Alanis Obomsawin has made a career of documenting history but today she's making history of her own. The 82-year-old veteran Abenaki filmmaker will become the first indigenous filmmaker to screen in the Masters programme at the Toronto International Film Festival.

"Alanis is exactly the type of filmmaker that the Masters programme was made for." said Jesse Wente, Director of Film Programmes at TIFF Bell Lightbox. 

"The Masters program is there to identify filmmakers who throughout their career really altered the landscape of cinema. Alanis is certainly one of Canada’s great documentary filmmakers but in a larger context she is really the grandmother of indigenous cinema all over the world."

Obomsawin's film Trick or Treaty? will debut at the festival in Toronto in September. The documentary follows the journey of First Nations in northern Ontario in their quest for affirmation of their treaty rights.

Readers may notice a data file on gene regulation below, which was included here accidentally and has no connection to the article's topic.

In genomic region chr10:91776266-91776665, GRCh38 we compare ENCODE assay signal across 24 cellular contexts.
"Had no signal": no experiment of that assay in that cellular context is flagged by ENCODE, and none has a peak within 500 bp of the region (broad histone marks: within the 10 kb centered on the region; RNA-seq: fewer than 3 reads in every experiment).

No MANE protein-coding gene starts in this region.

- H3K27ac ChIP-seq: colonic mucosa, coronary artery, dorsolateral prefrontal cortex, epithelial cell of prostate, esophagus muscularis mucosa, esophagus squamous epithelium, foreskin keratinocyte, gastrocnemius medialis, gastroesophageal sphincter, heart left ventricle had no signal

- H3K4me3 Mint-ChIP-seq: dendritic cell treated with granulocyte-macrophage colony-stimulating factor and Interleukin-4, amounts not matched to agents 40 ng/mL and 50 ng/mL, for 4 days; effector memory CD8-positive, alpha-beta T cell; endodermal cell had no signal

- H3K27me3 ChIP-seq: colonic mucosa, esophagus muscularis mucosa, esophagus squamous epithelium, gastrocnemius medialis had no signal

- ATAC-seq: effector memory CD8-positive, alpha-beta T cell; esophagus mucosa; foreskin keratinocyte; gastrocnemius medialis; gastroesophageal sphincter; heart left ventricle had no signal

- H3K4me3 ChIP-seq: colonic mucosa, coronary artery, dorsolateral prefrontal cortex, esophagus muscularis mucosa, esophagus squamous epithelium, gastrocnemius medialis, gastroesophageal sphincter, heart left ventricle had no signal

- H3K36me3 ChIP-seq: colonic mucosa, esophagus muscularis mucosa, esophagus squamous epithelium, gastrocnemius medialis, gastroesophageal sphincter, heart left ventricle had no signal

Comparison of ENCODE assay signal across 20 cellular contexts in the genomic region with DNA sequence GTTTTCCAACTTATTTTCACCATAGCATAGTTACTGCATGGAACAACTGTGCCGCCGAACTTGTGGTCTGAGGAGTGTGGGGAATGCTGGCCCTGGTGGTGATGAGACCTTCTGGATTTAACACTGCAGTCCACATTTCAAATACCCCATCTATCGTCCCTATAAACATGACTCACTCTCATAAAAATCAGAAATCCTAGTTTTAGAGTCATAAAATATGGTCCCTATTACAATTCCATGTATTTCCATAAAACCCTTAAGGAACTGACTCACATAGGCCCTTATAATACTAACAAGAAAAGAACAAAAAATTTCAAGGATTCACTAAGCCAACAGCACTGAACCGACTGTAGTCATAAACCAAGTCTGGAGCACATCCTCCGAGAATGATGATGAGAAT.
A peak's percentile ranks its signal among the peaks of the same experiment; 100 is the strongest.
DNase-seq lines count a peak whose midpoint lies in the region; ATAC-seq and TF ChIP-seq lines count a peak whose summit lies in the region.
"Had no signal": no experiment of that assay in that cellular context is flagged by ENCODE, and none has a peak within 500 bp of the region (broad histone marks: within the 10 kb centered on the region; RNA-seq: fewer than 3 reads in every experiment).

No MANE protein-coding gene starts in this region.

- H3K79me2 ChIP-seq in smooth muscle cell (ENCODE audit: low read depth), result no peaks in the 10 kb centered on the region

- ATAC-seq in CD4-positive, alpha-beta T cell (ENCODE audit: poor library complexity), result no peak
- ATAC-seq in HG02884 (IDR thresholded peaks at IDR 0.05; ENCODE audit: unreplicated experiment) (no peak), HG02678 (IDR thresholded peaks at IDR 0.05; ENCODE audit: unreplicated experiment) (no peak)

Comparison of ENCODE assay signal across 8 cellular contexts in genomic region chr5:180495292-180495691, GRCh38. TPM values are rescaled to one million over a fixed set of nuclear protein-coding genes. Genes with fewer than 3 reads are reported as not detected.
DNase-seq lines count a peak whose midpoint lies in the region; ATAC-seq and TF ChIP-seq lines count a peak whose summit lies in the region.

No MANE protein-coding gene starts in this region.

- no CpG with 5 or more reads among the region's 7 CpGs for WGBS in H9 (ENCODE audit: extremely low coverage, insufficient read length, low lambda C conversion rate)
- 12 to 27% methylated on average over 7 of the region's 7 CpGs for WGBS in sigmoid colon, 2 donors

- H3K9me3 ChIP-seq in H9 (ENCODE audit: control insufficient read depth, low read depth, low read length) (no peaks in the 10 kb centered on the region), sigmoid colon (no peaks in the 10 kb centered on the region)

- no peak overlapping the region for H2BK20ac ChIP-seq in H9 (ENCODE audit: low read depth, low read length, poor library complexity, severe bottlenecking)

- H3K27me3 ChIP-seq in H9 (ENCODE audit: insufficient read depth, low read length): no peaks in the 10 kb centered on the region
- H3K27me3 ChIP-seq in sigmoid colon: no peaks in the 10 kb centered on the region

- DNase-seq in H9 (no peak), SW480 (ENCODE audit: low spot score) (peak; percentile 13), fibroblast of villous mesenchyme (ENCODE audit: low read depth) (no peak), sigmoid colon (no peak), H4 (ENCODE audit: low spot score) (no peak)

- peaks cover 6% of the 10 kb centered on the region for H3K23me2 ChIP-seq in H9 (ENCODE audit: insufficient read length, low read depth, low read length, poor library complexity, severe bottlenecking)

The announcement was made at the today at a press conference in Toronto unveiling the lineup of Canadian films at this year's festival.

Alanis Obomsawin kids

Alanis Obomsawin's career spans over 40 years. For the first time, she will be included in the Masters programme at the Toronto International Film Festival. (Alanis Obomsawin)

Obomsawin has directed ​​ more than 40 films over 40 years chronicling the lives of aboriginal people in Canada. Her first film, "Christmas at Moose Factory" debuted in 1971 and her most famous work "Kanehsatake: 270 Years of Resistance followed the Oka crisis in the summer of 1990.

Obomsawin has screened at TIFF numerous times times including her latest film, "Hi Ho Mistahey!" last year.